Asynchronous Programming Overview
An asynchronous operation that uses the IAsyncResult design pattern is implemented as two methods named BeginOperationName and EndOperationName that begin and end the asynchronous operation OperationName respectively. For example, the FileStream class provides the BeginRead and EndRead methods to asynchronously read bytes from a file. These methods implement the asynchronous version of the Read method.
After calling BeginOperationName, an application can continue executing instructions on the calling thread while the asynchronous operation takes place on a different thread. For each call to BeginOperationName, the application should also call EndOperationName to get the results of the operation.
The BeginOperationName method begins asynchronous operation OperationName and returns an object that implements the IAsyncResult interface. IAsyncResult objects store information about an asynchronous operation. The following table shows information about an asynchronous operation.
An optional application-specific object that contains information about the asynchronous operation.
A WaitHandle that can be used to block application execution until the asynchronous operation completes.
A value that indicates whether the asynchronous operation completed on the thread used to call BeginOperationName instead of completing on a separate ThreadPool thread.
A value that indicates whether the asynchronous operation has completed.
A BeginOperationName method takes any parameters declared in the signature of the synchronous version of the method that are passed by value or by reference. Any out parameters are not part of the BeginOperationName method signature. The BeginOperationName method signature also includes two additional parameters. The first of these defines an AsyncCallback delegate that references a method that is called when the asynchronous operation completes. The caller can specify null (Nothing in Visual Basic) if it does not want a method invoked when the operation completes. The second additional parameter is a user-defined object. This object can be used to pass application-specific state information to the method invoked when the asynchronous operation completes. If a BeginOperationName method takes additional operation-specific parameters, such as a byte array to store bytes read from a file, the AsyncCallback and application state object are the last parameters in the BeginOperationName method signature.
BeginOperationName returns control to the calling thread immediately. If the BeginOperationName method throws exceptions, the exceptions are thrown before the asynchronous operation is started. If the BeginOperationName method throws exceptions, the callback method is not invoked.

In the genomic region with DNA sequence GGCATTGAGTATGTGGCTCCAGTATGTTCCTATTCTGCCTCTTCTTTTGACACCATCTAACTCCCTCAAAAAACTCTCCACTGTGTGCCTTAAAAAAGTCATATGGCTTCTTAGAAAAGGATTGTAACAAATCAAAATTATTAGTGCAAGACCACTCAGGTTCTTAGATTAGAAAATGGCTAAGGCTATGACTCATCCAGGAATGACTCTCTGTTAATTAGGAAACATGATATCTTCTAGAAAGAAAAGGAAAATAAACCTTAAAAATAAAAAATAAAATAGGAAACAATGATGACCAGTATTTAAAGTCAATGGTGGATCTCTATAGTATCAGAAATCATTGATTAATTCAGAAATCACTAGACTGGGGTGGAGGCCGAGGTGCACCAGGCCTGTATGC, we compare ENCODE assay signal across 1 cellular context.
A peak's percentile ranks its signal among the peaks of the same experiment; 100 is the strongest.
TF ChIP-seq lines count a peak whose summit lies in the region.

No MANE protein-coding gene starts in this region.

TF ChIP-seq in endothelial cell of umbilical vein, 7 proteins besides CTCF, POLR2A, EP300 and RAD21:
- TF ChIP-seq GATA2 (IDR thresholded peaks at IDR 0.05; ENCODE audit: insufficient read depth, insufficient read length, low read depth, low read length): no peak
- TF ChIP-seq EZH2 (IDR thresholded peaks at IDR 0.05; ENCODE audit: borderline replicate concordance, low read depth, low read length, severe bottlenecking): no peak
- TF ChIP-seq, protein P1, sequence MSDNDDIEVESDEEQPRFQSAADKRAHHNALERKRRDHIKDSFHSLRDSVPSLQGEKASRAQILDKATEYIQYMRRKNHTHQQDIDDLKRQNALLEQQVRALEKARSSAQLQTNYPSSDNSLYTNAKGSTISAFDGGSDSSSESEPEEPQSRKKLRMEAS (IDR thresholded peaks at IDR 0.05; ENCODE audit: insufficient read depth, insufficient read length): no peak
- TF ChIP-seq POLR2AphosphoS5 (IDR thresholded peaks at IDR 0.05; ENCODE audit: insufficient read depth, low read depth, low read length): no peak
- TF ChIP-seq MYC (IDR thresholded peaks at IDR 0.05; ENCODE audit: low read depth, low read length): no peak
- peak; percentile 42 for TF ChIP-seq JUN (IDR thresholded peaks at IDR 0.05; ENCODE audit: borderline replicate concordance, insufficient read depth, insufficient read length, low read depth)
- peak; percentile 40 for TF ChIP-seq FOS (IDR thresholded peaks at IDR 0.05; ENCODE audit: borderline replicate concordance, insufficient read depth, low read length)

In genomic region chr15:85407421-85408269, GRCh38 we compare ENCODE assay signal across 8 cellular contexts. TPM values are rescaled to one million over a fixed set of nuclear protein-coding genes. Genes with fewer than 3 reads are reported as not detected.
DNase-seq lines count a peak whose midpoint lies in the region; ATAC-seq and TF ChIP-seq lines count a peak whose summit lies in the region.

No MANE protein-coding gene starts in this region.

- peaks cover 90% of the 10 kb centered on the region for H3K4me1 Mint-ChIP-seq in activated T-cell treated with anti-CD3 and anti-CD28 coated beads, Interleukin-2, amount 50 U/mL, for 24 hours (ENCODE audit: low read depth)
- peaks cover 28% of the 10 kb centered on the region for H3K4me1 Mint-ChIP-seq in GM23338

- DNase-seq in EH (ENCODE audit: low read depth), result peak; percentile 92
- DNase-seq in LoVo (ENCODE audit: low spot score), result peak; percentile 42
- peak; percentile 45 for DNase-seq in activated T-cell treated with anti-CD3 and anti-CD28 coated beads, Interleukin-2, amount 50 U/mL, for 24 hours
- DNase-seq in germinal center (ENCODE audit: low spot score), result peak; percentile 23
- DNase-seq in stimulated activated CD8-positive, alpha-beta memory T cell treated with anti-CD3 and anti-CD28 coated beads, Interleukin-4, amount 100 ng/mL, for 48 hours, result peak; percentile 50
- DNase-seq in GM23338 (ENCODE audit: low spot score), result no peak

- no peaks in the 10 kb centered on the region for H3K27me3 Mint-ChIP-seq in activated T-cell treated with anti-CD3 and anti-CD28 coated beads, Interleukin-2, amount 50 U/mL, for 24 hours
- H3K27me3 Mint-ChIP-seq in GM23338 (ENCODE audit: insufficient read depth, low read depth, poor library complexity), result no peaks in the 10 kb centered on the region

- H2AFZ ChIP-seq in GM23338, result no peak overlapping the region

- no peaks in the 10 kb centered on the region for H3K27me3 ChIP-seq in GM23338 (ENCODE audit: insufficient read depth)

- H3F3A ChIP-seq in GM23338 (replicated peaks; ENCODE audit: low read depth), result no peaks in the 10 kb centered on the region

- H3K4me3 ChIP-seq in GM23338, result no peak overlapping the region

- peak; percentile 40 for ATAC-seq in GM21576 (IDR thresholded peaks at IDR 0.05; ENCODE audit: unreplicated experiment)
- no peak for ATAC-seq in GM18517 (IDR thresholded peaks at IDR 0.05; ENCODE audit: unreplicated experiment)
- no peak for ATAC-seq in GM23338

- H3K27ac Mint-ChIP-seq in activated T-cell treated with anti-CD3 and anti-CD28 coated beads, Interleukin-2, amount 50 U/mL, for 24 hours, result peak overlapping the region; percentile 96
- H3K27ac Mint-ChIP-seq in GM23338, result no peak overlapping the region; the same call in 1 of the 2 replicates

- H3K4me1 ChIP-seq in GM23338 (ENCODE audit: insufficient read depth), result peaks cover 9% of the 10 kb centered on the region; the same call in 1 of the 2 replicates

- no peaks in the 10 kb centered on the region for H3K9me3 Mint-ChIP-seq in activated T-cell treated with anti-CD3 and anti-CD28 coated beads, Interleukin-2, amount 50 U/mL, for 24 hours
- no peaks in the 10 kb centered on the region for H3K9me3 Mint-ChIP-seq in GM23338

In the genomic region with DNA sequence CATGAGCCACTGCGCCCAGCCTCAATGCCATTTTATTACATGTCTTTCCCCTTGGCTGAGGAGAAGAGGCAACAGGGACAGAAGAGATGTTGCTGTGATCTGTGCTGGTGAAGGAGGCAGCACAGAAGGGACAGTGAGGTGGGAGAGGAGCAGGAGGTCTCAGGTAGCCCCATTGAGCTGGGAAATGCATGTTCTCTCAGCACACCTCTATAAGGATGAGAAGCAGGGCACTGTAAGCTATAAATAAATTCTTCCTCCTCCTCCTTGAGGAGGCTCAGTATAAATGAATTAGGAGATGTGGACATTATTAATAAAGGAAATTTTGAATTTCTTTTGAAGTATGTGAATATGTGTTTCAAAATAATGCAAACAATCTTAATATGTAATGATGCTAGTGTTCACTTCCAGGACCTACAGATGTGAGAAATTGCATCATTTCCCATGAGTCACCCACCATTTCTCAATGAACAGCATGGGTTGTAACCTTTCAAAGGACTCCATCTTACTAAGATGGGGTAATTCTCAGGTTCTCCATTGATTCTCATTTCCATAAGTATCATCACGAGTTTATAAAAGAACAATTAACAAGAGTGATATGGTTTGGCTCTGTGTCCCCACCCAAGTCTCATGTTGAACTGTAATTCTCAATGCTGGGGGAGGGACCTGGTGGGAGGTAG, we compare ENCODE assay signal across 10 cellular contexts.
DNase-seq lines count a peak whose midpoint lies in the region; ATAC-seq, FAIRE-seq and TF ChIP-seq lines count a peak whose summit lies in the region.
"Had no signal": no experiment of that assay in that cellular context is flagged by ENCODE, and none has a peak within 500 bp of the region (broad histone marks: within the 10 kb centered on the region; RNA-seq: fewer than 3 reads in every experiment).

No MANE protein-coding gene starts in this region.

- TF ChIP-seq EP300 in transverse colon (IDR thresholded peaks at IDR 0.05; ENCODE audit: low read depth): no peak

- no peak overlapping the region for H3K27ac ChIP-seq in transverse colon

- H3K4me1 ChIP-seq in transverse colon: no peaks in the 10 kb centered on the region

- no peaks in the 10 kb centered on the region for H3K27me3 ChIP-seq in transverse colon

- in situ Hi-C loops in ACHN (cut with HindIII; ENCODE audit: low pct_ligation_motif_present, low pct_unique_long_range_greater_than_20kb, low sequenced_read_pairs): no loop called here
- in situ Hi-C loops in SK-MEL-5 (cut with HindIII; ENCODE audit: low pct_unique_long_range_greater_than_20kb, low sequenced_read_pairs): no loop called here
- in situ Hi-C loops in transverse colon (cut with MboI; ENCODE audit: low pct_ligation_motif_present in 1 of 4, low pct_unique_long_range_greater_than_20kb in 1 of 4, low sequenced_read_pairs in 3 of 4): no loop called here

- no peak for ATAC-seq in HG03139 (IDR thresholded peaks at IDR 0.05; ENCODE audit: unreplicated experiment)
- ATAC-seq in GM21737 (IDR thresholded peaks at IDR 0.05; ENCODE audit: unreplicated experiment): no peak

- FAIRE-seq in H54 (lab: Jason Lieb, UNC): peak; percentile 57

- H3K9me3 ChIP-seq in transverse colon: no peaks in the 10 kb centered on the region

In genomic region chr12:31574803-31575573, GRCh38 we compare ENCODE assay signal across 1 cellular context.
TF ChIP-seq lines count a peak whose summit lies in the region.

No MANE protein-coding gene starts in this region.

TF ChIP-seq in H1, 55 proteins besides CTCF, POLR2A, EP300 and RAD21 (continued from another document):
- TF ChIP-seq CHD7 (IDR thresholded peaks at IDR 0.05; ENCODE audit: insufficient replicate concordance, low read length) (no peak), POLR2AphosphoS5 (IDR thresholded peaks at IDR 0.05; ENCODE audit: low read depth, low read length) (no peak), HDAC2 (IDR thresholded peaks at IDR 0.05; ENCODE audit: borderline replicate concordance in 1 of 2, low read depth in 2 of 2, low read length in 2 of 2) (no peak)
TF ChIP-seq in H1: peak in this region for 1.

The EndOperationName method ends asynchronous operation OperationName. The return value of the EndOperationName method is the same type returned by its synchronous counterpart and is specific to the asynchronous operation. For example, the EndRead method returns the number of bytes read from a FileStream and the EndGetHostByName method returns an IPHostEntry object that contains information about a host computer. The EndOperationName method takes any out or ref parameters declared in the signature of the synchronous version of the method. In addition to the parameters from the synchronous method, the EndOperationName method also includes an IAsyncResult parameter. Callers must pass the instance returned by the corresponding call to BeginOperationName.
If the asynchronous operation represented by the IAsyncResult object has not completed when EndOperationName is called, EndOperationName blocks the calling thread until the asynchronous operation is complete. Exceptions thrown by the asynchronous operation are thrown from the EndOperationName method. The effect of calling the EndOperationName method multiple times with the same IAsyncResult is not defined. Likewise, calling the EndOperationName method with an IAsyncResult that was not returned by the related Begin method is also not defined.
For either of the undefined scenarios, implementers should consider throwing InvalidOperationException.
Implementers of this design pattern should notify the caller that the asynchronous operation completed by setting IsCompleted to true, calling the asynchronous callback method (if one was specified) and signaling the AsyncWaitHandle.
Application developers have several design choices for accessing the results of the asynchronous operation. The correct choice depends on whether the application has instructions that can execute while the operation completes. If an application cannot perform any additional work until it receives the results of the asynchronous operation, the application must block until the results are available. To block until an asynchronous operation completes, you can use one of the following approaches:
Call EndOperationName from the application’s main thread, blocking application execution until the operation is complete. For an example that illustrates this technique, see Blocking Application Execution by Ending an Asynchronous Operation.
Use the AsyncWaitHandle to block application execution until one or more operations are complete. For an example that illustrates this technique, see Blocking Application Execution Using an AsyncWaitHandle.
Applications that do not need to block while the asynchronous operation completes can use one of the following approaches:
Poll for operation completion status by checking the IsCompleted property periodically and calling EndOperationName when the operation is complete. For an example that illustrates this technique, see Polling for the Status of an Asynchronous Operation.
Use an AsyncCallback delegate to specify a method to be invoked when the operation is complete. For an example that illustrates this technique, see Using an AsyncCallback Delegate to End an Asynchronous Operation.